AUSTRALIAN PROSTITUTES: THE TRUTH

Sex worker Tilly Lawless smiling at camera

Hundreds of prostitutes (aka “sex workers”) are protesting against stereotypes that are being used by crusaders who are railing against one of the oldest professions on the earth. Australian prostitutes have started a social media campaign to correct the generalizations made by anti-prostitution organizations. In one instance, Tilly Lawless objects to depictions in various news and opinion articles that opine that “all prostitution is harmful”, and the failure of such writers to humanize sex workers as opposed to just showing the faces and bodies of women who appear distressed and helpless. Working with the Scarlett Alliance, the Australian Sex Worker’s Association, she started posting her picture and comments on Twitter to “show another face of prostitution”- an informed choice to be a sex worker. Her efforts are paying off- hundreds of fellow-workers have followed her lead by making similar postings using the  #faceofprostitution hashtag on Twitter and Instagram. Lawless was angry over a blog post called The Reality of Pretty Women that depicted the actress in the movie, Julia Roberts, as being a bruised and haggard trafficking victim. Prostitution is legal in Australia with certain exceptions and limitations; one is encouraged to consult the statutes in each of the states.

COMMENT: As we have argued many times on these pages, prostitution should be legalized along with reasonable regulations. The cost of policing prostitution is too high and largely ineffective from a criminal law perspective. The spread of disease, and the attached criminal milieu, to unregulated acts of prostitution, cast a deadly net around the entire process. Many women are killed, beaten and otherwise grossly mistreated, in large part, because they are driven underground by aggressive police tactics, and left to fend for themselves, and often meet up in lonely and desolate locations with men they do not know. Some end up getting stabbed 44 times, some crucified and left hanging from a bridge, or tossed in a dumpster by serial killers or end up being found nude in an isolated ditch and all but forgotten.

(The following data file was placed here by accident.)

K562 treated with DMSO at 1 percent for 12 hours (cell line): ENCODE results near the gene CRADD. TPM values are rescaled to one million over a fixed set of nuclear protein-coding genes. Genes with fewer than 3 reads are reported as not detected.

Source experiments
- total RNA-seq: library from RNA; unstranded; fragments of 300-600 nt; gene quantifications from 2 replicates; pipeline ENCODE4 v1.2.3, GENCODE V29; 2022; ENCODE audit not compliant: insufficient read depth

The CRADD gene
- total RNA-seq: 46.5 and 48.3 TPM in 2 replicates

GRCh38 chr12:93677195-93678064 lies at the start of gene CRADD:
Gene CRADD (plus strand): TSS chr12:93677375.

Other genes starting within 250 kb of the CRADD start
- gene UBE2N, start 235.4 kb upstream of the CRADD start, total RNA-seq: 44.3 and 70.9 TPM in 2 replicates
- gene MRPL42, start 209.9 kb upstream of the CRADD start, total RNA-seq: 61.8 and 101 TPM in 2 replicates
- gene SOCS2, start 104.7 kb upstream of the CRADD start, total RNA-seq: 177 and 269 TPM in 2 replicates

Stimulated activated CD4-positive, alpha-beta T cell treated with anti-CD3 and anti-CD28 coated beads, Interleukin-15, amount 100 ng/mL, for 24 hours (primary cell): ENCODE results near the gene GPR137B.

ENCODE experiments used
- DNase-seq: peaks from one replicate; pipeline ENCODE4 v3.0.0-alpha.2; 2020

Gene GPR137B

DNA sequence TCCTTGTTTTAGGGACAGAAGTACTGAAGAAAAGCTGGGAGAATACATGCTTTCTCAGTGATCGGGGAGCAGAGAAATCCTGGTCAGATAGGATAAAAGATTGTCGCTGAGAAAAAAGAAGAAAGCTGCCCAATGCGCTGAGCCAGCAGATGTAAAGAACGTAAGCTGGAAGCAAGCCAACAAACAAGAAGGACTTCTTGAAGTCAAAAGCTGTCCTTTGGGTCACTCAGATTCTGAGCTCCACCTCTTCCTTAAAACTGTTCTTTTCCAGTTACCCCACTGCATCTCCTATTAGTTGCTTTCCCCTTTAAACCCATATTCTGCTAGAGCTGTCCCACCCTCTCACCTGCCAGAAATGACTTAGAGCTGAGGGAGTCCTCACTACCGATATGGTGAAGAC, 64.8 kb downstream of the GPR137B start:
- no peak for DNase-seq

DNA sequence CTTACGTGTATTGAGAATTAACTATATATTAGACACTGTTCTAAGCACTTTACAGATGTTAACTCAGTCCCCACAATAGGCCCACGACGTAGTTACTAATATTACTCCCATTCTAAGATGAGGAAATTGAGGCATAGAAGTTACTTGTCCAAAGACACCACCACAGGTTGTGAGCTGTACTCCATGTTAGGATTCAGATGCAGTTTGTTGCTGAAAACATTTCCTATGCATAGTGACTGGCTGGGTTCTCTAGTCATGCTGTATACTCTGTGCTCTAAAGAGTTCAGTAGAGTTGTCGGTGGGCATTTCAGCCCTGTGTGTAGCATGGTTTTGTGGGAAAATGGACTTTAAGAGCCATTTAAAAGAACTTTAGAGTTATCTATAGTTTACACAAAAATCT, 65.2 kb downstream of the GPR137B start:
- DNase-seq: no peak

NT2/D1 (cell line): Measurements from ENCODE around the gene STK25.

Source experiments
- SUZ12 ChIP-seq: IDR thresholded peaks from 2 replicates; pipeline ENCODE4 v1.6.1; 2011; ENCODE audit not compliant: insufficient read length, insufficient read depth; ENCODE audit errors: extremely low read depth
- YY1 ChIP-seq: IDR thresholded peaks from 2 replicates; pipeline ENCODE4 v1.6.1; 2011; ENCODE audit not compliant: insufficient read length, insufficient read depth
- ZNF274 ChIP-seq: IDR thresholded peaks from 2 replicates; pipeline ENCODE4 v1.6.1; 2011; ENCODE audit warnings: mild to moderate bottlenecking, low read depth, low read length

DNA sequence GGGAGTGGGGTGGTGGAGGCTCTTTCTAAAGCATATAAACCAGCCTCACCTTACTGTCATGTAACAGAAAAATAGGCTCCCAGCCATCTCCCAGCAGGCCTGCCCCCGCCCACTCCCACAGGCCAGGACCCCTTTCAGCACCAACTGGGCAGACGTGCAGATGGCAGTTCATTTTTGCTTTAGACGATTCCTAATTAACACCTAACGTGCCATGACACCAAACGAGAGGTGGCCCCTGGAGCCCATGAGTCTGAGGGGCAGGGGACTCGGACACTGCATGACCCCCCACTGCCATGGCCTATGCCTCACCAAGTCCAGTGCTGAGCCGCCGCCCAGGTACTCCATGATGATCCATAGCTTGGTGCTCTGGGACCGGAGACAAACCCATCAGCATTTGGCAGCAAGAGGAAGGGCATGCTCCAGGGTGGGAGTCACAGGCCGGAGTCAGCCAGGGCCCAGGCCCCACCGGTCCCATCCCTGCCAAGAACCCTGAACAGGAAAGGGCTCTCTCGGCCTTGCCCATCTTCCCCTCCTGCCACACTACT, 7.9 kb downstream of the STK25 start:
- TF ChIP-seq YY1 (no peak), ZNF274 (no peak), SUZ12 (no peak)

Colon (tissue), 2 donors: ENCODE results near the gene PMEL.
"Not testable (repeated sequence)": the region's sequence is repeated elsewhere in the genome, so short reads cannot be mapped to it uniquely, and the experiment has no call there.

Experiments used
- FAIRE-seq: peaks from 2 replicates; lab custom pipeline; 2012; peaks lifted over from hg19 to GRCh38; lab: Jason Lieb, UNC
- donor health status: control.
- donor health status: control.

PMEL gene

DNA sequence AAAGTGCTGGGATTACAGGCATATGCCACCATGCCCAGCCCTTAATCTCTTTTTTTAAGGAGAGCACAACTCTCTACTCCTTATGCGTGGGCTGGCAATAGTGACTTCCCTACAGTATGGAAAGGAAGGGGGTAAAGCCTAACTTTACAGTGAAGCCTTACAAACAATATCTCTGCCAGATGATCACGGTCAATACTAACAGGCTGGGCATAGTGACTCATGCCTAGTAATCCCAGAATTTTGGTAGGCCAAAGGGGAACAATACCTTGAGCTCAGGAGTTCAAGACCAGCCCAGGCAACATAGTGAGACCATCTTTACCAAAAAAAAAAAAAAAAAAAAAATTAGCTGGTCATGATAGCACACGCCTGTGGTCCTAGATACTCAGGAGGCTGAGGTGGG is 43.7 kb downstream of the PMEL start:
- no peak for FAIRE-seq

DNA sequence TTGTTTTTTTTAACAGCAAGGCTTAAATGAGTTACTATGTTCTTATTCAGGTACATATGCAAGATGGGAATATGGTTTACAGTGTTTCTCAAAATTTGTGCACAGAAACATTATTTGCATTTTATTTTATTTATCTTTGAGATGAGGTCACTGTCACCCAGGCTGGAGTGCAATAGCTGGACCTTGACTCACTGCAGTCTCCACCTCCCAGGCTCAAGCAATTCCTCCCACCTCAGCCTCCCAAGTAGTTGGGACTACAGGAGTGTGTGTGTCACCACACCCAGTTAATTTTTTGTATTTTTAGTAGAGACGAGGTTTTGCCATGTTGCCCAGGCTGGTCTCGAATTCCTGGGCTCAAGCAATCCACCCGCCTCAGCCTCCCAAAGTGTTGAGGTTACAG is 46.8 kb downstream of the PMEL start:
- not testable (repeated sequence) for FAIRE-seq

Emma Caldwell was found dead and naked in a ditch in 2005

There is little evidence to support the continued criminalization of prostitution; the criminal justice system is not working in the sense that it is keeping prostitutes off of the streets, and yet the cost to taxpayers continues to rise. As mentioned, the safety of the sex workers, in unprotected, and non-regulated venues is alarmingly in need of the public’s attention. Strict laws could require sex workers to be licensed and regularly submit to medical exams. The sex acts could take place in safe and regulated areas. Because many prostitutes are suffering from some form of mental illness, assistance in these sectors could be provided. Legalizing the acts would all but eliminate the criminals that are now associated with prostitution. The biggest obstacle to legalizing the profession is based upon so-called moral and religious grounds. As a modern society, we are no longer trapped by the underpinnings of the world’s questionable religious beliefs when it comes to women making informed decisions about how and why they are intent on using their bodies in a particular way. But if it is not possible for some “morally” minded people to get the concept of prostitution, perhaps the fact that we are throwing away money at record rates, at a losing cause may cause them to re-evaluate their thoughts.

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  1. […] Amnesty International’s decision to legalize prostitution, and the movement of Australian sex workers, “ the conservative government of New South Wales, Australia’s most […]

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